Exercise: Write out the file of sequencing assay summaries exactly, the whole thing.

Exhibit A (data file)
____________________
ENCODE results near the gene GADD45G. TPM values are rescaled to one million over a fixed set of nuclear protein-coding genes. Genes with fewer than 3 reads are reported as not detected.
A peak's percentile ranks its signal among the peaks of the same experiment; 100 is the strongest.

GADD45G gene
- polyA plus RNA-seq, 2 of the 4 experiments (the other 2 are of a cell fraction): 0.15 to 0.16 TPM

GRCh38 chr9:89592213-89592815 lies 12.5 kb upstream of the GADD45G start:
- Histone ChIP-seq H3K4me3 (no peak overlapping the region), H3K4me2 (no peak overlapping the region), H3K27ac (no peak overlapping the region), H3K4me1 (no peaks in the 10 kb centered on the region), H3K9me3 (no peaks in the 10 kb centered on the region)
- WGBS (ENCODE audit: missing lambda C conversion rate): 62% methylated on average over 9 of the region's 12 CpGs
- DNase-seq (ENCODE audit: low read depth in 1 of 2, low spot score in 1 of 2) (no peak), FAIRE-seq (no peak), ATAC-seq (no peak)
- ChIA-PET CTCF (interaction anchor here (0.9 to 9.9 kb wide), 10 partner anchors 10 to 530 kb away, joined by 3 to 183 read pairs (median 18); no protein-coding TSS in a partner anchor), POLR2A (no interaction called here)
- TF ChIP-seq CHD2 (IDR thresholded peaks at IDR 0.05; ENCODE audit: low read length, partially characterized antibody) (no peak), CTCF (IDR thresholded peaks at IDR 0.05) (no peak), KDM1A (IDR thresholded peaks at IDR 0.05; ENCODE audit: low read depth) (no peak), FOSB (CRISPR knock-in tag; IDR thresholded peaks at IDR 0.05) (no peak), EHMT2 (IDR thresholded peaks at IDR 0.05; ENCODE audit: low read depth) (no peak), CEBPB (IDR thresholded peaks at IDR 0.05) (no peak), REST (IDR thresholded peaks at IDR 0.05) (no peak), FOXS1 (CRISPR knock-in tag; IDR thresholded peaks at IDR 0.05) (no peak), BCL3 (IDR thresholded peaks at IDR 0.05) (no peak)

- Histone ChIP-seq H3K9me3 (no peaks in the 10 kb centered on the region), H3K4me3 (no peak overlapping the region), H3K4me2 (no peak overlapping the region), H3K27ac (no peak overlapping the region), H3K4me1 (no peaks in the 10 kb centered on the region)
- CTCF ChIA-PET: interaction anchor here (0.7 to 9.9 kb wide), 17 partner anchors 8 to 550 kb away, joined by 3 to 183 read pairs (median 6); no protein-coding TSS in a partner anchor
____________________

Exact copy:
ENCODE results near the gene GADD45G. TPM values are rescaled to one million over a fixed set of nuclear protein-coding genes. Genes with fewer than 3 reads are reported as not detected.
A peak's percentile ranks its signal among the peaks of the same experiment; 100 is the strongest.

GADD45G gene
- polyA plus RNA-seq, 2 of the 4 experiments (the other 2 are of a cell fraction): 0.15 to 0.16 TPM

GRCh38 chr9:89592213-89592815 lies 12.5 kb upstream of the GADD45G start:
- Histone ChIP-seq H3K4me3 (no peak overlapping the region), H3K4me2 (no peak overlapping the region), H3K27ac (no peak overlapping the region), H3K4me1 (no peaks in the 10 kb centered on the region), H3K9me3 (no peaks in the 10 kb centered on the region)
- WGBS (ENCODE audit: missing lambda C conversion rate): 62% methylated on average over 9 of the region's 12 CpGs
- DNase-seq (ENCODE audit: low read depth in 1 of 2, low spot score in 1 of 2) (no peak), FAIRE-seq (no peak), ATAC-seq (no peak)
- ChIA-PET CTCF (interaction anchor here (0.9 to 9.9 kb wide), 10 partner anchors 10 to 530 kb away, joined by 3 to 183 read pairs (median 18); no protein-coding TSS in a partner anchor), POLR2A (no interaction called here)
- TF ChIP-seq CHD2 (IDR thresholded peaks at IDR 0.05; ENCODE audit: low read length, partially characterized antibody) (no peak), CTCF (IDR thresholded peaks at IDR 0.05) (no peak), KDM1A (IDR thresholded peaks at IDR 0.05; ENCODE audit: low read depth) (no peak), FOSB (CRISPR knock-in tag; IDR thresholded peaks at IDR 0.05) (no peak), EHMT2 (IDR thresholded peaks at IDR 0.05; ENCODE audit: low read depth) (no peak), CEBPB (IDR thresholded peaks at IDR 0.05) (no peak), REST (IDR thresholded peaks at IDR 0.05) (no peak), FOXS1 (CRISPR knock-in tag; IDR thresholded peaks at IDR 0.05) (no peak), BCL3 (IDR thresholded peaks at IDR 0.05) (no peak)

- Histone ChIP-seq H3K9me3 (no peaks in the 10 kb centered on the region), H3K4me3 (no peak overlapping the region), H3K4me2 (no peak overlapping the region), H3K27ac (no peak overlapping the region), H3K4me1 (no peaks in the 10 kb centered on the region)
- CTCF ChIA-PET: interaction anchor here (0.7 to 9.9 kb wide), 17 partner anchors 8 to 550 kb away, joined by 3 to 183 read pairs (median 6); no protein-coding TSS in a partner anchor